Eric Poehler. Digital Technologies and the Transformations of Archaeological Labor

Eric Poheler, Associate Professor | Director, Five Colleges Blended Learning and Digital Humanities programs, University of Massachusetts-Amherst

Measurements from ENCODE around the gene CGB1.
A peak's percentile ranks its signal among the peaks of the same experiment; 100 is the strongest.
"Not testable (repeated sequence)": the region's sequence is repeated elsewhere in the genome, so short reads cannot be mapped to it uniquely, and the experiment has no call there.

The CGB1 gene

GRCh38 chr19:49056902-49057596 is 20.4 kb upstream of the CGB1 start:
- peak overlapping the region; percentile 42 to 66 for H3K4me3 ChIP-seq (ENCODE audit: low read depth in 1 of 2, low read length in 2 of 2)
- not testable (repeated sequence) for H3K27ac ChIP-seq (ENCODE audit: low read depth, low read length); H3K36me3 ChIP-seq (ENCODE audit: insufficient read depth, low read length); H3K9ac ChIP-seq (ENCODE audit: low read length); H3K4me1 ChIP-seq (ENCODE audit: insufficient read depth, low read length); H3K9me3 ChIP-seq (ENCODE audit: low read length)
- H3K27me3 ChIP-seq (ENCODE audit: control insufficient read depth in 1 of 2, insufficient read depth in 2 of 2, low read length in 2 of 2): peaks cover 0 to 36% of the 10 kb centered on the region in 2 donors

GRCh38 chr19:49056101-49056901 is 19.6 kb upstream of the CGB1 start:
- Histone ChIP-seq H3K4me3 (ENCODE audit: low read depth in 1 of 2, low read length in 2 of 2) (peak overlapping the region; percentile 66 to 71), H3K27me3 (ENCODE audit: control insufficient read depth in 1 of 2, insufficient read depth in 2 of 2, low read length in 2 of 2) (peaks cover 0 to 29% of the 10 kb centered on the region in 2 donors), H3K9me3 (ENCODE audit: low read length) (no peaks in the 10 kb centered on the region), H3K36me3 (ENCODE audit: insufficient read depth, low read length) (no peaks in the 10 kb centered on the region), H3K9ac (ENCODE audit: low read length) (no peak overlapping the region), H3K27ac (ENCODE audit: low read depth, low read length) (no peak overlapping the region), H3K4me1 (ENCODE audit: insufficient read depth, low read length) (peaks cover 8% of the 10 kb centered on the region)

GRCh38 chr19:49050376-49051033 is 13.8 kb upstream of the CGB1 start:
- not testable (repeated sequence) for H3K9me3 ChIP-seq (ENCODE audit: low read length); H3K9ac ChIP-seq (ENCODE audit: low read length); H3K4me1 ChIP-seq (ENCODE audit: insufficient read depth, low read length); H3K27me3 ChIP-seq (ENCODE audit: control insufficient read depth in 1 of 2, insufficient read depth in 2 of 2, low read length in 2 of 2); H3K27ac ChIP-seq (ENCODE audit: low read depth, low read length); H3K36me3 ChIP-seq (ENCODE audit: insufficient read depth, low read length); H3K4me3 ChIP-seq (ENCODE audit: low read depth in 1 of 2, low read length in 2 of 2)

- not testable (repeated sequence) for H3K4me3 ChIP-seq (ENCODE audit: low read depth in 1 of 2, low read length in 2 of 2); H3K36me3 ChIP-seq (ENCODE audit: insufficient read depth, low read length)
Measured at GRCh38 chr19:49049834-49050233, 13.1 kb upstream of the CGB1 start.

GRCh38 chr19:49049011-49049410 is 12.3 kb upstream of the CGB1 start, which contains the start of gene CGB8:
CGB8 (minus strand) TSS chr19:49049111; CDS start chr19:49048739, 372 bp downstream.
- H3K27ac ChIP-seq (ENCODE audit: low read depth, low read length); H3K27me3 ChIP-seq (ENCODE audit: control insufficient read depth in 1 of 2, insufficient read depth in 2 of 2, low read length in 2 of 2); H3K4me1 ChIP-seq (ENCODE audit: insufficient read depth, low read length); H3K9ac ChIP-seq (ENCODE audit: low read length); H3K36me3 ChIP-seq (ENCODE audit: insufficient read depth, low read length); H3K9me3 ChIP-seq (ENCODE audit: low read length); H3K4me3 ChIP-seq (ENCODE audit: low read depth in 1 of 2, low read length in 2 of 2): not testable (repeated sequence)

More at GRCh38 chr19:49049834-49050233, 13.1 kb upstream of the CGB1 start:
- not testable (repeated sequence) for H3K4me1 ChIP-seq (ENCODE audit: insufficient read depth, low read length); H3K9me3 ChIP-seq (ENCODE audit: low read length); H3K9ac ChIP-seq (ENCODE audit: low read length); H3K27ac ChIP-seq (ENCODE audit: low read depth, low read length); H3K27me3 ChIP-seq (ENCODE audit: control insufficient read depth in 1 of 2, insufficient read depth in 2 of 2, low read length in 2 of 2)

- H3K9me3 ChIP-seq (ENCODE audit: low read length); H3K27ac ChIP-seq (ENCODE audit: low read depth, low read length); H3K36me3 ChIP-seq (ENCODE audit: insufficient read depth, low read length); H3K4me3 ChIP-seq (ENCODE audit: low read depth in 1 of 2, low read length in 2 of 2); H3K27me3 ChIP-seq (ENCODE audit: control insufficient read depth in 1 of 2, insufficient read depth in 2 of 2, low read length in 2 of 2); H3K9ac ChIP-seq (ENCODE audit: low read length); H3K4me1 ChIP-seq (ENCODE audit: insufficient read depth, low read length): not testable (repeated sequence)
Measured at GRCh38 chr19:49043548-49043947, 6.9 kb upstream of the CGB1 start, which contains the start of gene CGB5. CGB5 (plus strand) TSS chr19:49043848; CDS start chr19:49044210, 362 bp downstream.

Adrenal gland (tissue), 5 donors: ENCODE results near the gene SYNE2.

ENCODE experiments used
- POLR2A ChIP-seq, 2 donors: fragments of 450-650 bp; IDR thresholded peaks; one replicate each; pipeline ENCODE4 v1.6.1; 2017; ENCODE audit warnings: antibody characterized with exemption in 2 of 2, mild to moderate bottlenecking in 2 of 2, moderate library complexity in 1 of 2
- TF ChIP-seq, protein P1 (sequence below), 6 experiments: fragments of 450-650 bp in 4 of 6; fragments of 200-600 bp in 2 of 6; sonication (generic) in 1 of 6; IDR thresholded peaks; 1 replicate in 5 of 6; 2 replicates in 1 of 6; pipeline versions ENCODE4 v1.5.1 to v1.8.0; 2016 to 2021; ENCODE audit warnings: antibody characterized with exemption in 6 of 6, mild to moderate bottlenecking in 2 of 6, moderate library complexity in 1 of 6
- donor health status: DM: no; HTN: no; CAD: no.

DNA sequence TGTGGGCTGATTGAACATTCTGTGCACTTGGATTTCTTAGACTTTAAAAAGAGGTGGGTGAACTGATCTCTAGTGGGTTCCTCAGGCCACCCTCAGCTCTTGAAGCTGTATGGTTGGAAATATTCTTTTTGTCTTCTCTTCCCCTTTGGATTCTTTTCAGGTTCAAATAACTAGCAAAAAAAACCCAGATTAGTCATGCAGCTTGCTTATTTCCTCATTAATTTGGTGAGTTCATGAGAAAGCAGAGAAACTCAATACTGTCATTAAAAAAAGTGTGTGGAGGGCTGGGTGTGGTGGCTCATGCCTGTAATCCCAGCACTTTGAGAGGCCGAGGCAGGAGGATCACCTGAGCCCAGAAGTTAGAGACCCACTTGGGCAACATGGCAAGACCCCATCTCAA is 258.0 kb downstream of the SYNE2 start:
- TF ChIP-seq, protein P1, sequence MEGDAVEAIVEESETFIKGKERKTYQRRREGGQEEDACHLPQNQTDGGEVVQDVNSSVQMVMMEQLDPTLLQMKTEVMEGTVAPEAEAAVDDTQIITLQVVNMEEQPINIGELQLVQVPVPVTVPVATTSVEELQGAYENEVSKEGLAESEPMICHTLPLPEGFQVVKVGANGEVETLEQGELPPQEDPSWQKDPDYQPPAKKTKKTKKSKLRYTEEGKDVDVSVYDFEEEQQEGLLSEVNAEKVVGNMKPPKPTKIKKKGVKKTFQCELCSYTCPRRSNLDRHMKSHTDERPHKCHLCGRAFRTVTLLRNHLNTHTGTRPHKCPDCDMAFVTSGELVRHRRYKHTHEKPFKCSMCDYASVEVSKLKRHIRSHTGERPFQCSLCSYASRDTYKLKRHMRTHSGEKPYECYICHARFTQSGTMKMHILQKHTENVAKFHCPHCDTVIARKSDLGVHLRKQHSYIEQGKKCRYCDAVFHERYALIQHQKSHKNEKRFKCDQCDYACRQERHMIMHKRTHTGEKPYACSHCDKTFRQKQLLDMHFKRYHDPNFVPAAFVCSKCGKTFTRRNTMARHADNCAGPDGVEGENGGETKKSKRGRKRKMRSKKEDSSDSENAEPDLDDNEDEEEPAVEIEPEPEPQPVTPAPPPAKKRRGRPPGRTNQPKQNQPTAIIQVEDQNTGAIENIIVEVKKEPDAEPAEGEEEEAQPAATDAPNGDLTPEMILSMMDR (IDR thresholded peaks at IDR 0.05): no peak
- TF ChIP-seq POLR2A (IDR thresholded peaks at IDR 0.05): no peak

The use of computers and other digital technologies have had a long history in classical archaeology, but in the last decade advances in software and especially hardware have begun to transform the way that archaeologists work in the field. This paper explores three examples of this phenomenon from my perspective as co-director, director, or assistant director of three different research projects between 2010 and 2019. The first project, the Pompeii Quadriporticus Project (2010-2013) was a non-invasive, architecturally focused research project dedicated to understanding one of Pompeii’s largest and longest neglected monumental buildings. Each season we used the (then new) iPad tablet as our mobile database and journal and saw a remarkable improvement in workrate using this device. This efficiency drove us to expand and intensify our study of the Quadriporticus and especially its columns. The second example comes from two sister projects, the Pompeii Bibliography and Mapping Project (PBMP, 2013-present) and the Pompeii Artistic Landscape Project (PALP, 2018-present), which together form an important online digital research platform for the study of ancient Pompeii. For excavators at Pompeii, PBMP and PALP will offer in-field access to a 23,000 citation bibliography and an exhaustive catalog of comparative artistic iconography. Such potential access, however, creates is own pressures and questions: when in the course of the excavation should these resources be consulted? Who should be responsible for that research? From where will the time for that research come? Some answers to those questions may be developing at the Tharros Archaeological Research Project (TARP, 2019-present). TARP’s deep investment in pre-season database development, finds processing procedures, and especially in an integrated photogrammetry-to-GIS workflows is revealing new opportunities for excavators as labor once assigned to them, including initial artefact processing and drafting procedures, is shifted to specialists armed with their own efficient digital technologies. We believe this reorganization will offer much needed time for excavators to analyze their data and articulate well-founded interpretations regularly during the course of excavation. As a whole, these projects trace one history of digital technology’s impact on the organization of archaeological labor, from intensifying work due to increased efficiency, to increased pressure due to newly available data sources, to a reorganization of in-field procedures that at once takes advantage of efficiencies and frees up labor at the trench edge.